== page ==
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    American "Neutrality." 301 logical

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    American "Neutrality." 303 press (f

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    American "Neutrality." 305 of to-da

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    American "Neutrality." 307 •natio

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    American "Neutrality." 309 We are,

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    American "Neutrality." 311 its weak

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    American "Neutrality." 313 IL i. Th

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    American "Neutrality." 315. knows t

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    American "Neutrality." 317 III. In

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    American "Neutrality." 319 Prussian

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    The Americans and Ourselves. 321 pa

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    The Americans and Ourselves. 323 wi

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    The Monroe Doctrine and Neutrality.

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    The "Submarine Blockade." 327 for t

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    The "Submarine Blockade." 329 of Lo

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    The "Submarine Blockade." 331 misus

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    The "Submarine Blockade." 333 right

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    The "Submarine Blockade." 335 proce

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    The "Submarine Blockade." 337 cease

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    The "Submarine Blockade." 339, the

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    The "Submarine Blockade." 341 accre

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    The "Submarine Blockade." 343 of co

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    The "Submarine Blockade." 345 consi

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    The "Submarine Blockade." 347 "Germ

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    The "Submarine Blockade." 349 of in

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    The "Submarine Blockade." 351 IV. T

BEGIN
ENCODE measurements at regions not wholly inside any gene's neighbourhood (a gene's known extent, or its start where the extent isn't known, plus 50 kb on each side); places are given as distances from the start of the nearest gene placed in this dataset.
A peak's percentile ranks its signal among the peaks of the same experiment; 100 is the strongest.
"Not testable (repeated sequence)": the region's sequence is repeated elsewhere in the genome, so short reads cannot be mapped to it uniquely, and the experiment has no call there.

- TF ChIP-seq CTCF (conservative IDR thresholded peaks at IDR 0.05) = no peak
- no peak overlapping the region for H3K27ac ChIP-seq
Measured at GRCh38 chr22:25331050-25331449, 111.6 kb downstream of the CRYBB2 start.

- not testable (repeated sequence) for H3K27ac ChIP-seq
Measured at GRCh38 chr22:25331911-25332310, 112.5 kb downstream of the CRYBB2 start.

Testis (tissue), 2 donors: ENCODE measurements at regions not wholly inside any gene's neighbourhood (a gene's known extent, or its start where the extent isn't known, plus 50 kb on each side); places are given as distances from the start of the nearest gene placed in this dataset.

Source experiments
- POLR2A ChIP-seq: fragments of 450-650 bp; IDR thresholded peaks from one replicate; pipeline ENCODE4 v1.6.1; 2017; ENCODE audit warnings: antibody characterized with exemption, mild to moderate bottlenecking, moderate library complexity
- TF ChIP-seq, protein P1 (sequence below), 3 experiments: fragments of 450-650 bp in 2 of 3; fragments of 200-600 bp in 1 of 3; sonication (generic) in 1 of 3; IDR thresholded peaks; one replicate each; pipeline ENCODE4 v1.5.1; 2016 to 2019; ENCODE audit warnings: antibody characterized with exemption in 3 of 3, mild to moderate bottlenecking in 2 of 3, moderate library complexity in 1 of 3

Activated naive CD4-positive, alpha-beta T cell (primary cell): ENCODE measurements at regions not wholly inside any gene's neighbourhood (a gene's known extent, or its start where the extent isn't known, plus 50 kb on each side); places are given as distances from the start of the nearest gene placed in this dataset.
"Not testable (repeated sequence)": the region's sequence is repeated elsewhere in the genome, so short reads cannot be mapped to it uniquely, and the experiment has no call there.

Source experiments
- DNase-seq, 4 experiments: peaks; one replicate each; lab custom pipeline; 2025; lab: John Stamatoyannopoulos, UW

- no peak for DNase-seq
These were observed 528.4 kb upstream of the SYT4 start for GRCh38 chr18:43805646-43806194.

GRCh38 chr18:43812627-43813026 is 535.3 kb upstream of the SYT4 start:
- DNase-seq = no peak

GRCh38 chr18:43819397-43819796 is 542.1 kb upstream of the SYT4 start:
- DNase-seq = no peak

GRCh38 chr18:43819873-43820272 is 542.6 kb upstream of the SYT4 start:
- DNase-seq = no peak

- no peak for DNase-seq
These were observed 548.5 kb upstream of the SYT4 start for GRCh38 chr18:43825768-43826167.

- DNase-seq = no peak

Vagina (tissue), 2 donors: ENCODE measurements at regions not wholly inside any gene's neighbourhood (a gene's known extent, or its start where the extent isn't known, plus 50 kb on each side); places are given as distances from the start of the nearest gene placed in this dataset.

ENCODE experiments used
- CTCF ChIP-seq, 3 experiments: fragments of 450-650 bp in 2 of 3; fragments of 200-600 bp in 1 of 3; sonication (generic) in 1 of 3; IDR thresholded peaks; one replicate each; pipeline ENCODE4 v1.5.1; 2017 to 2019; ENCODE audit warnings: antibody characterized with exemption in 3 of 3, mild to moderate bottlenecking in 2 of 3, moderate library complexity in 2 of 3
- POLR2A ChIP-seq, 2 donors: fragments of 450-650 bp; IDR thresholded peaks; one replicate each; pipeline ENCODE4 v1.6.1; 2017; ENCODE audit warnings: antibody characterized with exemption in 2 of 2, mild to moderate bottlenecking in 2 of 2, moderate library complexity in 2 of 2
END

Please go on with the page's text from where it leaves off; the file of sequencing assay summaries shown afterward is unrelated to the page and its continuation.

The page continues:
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    The "Submarine Blockade." 353 or wh

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    The "Submarine Blockade." 355 misun

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    The "Submarine Blockade." 357 VI. I

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    False Colors and Ruses of War. 359

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    False Colors and Ruses of War. 361

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    False Colors and Ruses of War. 363

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    False Colors and Ruses of War. 365

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    CHAPTER XXXI. 367 Aggravation of th

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    The Case of the ' Lusitania." 369 t

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    The Case of the "Lusitania." 371 we

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    The Case of the "Lusitania." 373 "T

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    The Case of the "Lusitania." 375 mi

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    Exchange of German-American Notes.

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    Exchange of German-American Notes.

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    Exchange of German-American Notes.

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    Exchange ôf German-American Notes.

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    Exchange of German-American Notes.

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    Exchange of German-American Notes.

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    Exchange of German-American Notes.

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    Exchange of German-American Notes.

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    Italy's Betrayal of her Allies. 393

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    Italy's Betrayal of her Allies. 395

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    Italy's Betrayal of her Allies. 397

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    CHAPTER XXXII. A Final Political Su

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    A Final Political Survey. 401 arran

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    A Final Political Survey. 403 For t

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    A Final Political Survey. 405 This